Interview with David Linaker, a former Anglican priest who, having moved outside of the formal faith environment, offers families a powerful partnership in helping them to say their goodbyes in their way, with or without religious content.
David is here to talk to us about how to get through the day of the funeral emotionally. He passes on his experience and knowledge as a long-serving Celebrant.
So take it away David:
In nearly 53 years of attending or leading funeral services, I’ve experienced and witnessed the spectrum of human emotion.
The death of someone close to us is bound to elicit all sorts of emotional responses, but the day of the funeral itself is always different. Emotions are exaggerated in ways that often surprise and wrong-foot us.
To help us to think about how to handle a day that tests us like very few others, let’s explore the professional help available and the ways in which we can make sure that our emotions don't overwhelm us.
C S Lewis was spot on in the opening lines of his book ‘A Grief Observed’; later made into the film ‘Shadowlands’, when he made the connection between grief and fear. Fear is one of our primal responses - a product of our evolution - and is intended to protect us from danger. Fear is a part of what is sometimes called our ‘Fight or Flight’ response; do we stand our ground and fight the lion, or run away? In our daily lives most of our fears, such as fear of spiders or heights, are pretty irrational, but on the day of a funeral there are many quite legitimate fears.
Firstly, there is the loss itself which may evoke feelings of desolation, loneliness, anger at abandonment or fear that we won’t be able to cope with the weight of the moment.
Then there is the formality of the occasion itself. Most people arriving at a church or crematorium, or even a woodland burial ground, will find themselves in an environment with which they are unfamiliar. They may also be in the company of people they find difficult. It might be possible to avoid a challenging sibling at a family wedding, but funerals force us together in relatively confined spaces in a way that can cause huge emotional tension.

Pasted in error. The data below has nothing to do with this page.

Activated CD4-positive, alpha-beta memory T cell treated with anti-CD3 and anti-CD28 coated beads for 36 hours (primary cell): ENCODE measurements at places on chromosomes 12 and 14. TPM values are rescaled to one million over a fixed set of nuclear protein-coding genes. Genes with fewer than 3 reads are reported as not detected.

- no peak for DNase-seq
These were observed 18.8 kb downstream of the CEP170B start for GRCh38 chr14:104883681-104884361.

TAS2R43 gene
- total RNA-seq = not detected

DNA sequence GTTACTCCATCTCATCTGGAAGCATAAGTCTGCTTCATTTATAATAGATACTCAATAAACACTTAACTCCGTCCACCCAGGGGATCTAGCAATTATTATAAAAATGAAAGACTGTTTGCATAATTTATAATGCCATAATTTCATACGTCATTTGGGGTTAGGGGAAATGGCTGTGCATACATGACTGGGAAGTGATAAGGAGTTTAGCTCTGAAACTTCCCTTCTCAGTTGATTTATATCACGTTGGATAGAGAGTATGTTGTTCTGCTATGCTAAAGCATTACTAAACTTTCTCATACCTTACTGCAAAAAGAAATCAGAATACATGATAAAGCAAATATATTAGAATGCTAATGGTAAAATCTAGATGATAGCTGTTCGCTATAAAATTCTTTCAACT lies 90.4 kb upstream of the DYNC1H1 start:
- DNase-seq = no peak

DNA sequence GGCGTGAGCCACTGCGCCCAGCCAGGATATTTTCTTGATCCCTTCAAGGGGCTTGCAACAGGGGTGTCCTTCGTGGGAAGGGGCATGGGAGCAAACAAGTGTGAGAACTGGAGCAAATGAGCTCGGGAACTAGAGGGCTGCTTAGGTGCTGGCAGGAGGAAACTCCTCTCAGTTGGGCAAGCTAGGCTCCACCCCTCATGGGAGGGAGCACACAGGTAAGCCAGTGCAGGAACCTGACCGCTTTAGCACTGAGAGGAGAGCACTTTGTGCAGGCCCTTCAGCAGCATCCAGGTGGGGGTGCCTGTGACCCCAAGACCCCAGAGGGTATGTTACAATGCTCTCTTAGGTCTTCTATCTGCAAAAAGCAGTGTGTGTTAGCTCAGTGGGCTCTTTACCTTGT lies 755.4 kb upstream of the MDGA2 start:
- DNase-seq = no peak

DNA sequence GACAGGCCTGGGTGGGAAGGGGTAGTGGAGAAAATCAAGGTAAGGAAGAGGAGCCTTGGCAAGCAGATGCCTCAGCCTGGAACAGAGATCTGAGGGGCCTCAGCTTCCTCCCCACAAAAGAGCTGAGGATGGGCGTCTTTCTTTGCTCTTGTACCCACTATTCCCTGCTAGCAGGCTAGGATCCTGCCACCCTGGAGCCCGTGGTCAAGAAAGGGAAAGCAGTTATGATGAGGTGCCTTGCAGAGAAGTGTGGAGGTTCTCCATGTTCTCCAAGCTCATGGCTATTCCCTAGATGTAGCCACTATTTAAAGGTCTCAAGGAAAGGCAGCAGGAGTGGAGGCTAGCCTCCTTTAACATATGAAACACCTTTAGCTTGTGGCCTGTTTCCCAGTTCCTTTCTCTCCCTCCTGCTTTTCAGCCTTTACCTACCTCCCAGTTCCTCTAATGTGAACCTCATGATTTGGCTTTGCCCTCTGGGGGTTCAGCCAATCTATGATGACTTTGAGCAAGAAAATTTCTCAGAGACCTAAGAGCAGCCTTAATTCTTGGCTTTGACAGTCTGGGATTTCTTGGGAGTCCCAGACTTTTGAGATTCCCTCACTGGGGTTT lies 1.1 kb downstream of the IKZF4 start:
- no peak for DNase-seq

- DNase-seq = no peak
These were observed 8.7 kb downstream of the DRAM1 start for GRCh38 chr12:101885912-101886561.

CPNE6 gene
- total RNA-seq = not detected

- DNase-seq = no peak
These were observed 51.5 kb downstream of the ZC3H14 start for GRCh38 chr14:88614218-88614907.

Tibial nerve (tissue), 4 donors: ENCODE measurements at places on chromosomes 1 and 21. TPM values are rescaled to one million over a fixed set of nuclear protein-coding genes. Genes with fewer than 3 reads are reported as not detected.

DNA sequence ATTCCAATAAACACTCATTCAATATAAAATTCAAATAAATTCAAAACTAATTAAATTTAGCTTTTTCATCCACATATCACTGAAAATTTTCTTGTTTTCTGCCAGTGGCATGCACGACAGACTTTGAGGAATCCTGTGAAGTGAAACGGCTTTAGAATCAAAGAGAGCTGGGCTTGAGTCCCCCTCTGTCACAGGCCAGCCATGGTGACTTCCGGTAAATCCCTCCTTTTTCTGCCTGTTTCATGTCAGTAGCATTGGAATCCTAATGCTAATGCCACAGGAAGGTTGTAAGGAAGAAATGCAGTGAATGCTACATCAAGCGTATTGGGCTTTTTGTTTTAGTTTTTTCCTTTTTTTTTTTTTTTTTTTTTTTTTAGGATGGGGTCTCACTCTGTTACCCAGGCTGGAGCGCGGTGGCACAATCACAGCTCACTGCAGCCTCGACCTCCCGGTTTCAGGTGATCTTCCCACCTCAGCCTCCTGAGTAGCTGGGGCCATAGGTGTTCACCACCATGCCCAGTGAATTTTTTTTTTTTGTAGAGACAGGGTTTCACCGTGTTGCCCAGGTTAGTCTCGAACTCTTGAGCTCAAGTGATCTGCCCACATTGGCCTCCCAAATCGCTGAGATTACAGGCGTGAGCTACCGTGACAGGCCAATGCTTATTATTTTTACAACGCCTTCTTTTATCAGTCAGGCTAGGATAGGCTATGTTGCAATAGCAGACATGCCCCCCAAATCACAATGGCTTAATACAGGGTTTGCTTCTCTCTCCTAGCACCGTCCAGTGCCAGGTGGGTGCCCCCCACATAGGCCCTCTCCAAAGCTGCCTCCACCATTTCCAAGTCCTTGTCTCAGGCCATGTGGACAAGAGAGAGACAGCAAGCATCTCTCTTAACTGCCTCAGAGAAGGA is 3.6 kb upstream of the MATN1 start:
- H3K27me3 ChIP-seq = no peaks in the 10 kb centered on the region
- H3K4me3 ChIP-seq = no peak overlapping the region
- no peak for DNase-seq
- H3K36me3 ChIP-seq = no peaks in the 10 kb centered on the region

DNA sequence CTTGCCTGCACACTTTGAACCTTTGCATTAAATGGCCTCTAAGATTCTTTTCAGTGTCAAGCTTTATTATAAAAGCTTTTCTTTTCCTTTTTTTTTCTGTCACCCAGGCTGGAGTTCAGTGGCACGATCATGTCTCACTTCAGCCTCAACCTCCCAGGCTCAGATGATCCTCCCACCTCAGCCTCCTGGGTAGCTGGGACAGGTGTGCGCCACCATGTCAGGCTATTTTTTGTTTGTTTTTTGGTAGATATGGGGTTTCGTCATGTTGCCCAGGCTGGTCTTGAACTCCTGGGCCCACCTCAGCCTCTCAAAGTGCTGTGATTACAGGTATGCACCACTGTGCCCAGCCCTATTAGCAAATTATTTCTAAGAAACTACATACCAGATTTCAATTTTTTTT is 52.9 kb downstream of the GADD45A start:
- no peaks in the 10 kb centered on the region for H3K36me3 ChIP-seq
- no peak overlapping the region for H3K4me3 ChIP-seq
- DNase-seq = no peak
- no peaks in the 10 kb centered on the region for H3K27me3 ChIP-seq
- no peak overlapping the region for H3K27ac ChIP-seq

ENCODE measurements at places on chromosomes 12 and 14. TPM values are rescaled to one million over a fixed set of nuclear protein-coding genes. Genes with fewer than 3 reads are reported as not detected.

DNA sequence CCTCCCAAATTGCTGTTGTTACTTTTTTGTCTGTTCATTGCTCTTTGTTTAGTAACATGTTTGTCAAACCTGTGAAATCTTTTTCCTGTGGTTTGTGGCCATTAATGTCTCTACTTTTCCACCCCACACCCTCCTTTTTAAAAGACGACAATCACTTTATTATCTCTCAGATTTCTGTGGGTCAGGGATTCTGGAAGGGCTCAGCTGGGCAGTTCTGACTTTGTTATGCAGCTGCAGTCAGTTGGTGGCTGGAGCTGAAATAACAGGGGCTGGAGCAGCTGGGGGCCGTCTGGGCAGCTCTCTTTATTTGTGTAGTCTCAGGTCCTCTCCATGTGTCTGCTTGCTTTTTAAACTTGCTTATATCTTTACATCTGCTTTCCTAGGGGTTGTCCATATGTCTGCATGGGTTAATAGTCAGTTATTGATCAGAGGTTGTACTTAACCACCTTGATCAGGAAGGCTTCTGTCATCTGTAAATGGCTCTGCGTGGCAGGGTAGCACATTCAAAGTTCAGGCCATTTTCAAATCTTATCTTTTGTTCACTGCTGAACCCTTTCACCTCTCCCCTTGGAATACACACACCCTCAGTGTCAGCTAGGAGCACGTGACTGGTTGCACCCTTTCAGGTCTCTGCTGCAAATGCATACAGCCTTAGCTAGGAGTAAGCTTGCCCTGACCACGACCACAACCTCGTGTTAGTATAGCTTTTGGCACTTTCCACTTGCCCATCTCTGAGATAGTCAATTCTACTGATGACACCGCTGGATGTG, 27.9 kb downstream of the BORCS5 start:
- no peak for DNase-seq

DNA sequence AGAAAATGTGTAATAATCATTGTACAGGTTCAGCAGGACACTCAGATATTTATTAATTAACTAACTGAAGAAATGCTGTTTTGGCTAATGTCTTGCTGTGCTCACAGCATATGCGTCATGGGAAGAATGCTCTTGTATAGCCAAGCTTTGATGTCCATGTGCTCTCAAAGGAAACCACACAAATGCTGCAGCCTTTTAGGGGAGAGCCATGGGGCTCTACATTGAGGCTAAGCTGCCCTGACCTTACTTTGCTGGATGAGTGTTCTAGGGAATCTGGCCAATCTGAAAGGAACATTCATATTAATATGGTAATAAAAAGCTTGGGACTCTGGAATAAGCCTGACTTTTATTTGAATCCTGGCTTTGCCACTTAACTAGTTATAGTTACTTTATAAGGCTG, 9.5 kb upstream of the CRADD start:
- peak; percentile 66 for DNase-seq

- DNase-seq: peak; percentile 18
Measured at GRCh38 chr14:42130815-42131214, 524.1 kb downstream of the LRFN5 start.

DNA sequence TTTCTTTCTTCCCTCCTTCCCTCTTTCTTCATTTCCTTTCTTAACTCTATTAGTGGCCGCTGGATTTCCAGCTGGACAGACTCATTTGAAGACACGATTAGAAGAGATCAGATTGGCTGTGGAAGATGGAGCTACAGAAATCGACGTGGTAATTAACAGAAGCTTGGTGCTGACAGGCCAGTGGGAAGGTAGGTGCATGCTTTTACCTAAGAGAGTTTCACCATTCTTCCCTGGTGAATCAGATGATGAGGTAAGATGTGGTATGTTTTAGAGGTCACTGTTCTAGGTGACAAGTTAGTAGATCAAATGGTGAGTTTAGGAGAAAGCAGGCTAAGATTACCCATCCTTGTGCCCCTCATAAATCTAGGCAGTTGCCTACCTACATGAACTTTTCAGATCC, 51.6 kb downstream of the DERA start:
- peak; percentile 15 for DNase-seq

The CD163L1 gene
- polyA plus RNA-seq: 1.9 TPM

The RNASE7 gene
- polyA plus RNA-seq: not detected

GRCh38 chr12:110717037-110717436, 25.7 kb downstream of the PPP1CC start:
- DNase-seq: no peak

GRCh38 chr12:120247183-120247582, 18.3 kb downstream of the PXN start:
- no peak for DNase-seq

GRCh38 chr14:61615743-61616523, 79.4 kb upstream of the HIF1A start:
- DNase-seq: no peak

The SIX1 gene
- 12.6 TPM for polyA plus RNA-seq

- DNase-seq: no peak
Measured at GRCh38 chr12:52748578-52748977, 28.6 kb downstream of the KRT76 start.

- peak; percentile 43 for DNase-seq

I would always advise anyone attending a funeral, but especially the nearest and dearest, to trust three key people, or groups of people. The first two are the Funeral Director and the Celebrant; these are hugely experienced professionals and you are already likely to have built a relationship with them. The third, and often overlooked, group is the crematorium or venue staff. They are very familiar with what is happening and are used to handling questions and providing support. Lean on these people! They are there to help you get through.
I believe that the answer to this question is ‘YES”!
I don't mean to say that we should have to maintain a ‘stiff upper lip’ and suppress emotions that are natural at such a difficult time, but I do believe that if we are clear what our emotions are and how they are generated, then we can make sure that they remain a helpful servant to us, rather than a dictatorial master.
Emotions work from the inside out.
Often we are taught that our emotions are the result of some external circumstance. For instance, someone jumps in front of me in the queue and I feel anger at their actions. Actually, their action and my anger are only connected by one thing: my thoughts. I can choose to be angry, or I might think that they are obviously in a hurry for some important reason, and choose to let them go ahead of me with a smile.
The emotion is all in the thought. Our emotions are not our masters, they are the servants of our thoughts, so the trick is to learn how to deal with our thoughts so that they produce helpful emotions that will get us through such a difficult day in good shape.
Thoughts are like a passing breeze
The breeze blows and picks up a leaf; depending on how we are feeling at the time, we might watch the leaf and see it float past. We might notice its colours or even what kind of tree it has fallen from, or we might just think ‘Oh, there’s a leaf’, and barely notice it at all. Thoughts are just like that. Hundreds of them float past in any one minute; we pay attention to some, and ignore others.
This is where I like to use a Soap Opera or TV drama analogy: if the thought seems like it might play well in a soap or TV drama to increase the emotion or the tension, then it’s best avoided. If the thought generates calm and a sense of peace, then it’s worth hanging onto.
Here are some things to remember:
David Linaker is a former Anglican priest who, having moved outside of the formal faith environment, offers families a powerful partnership in helping them to say their goodbyes in their way, with or without religious content.
Born and brought up on the Isle of Wight, David experienced loss at a young age when his mother died of cancer. Subsequent personal bereavement developed a deep interest in human grieving and a sensitivity and talent for helping others following the death of a loved one.
David is an experienced speaker, teacher and mentor, coach and 'soul friend'. David lives in Wiltshire and operates across central southern England.Find David's profile here
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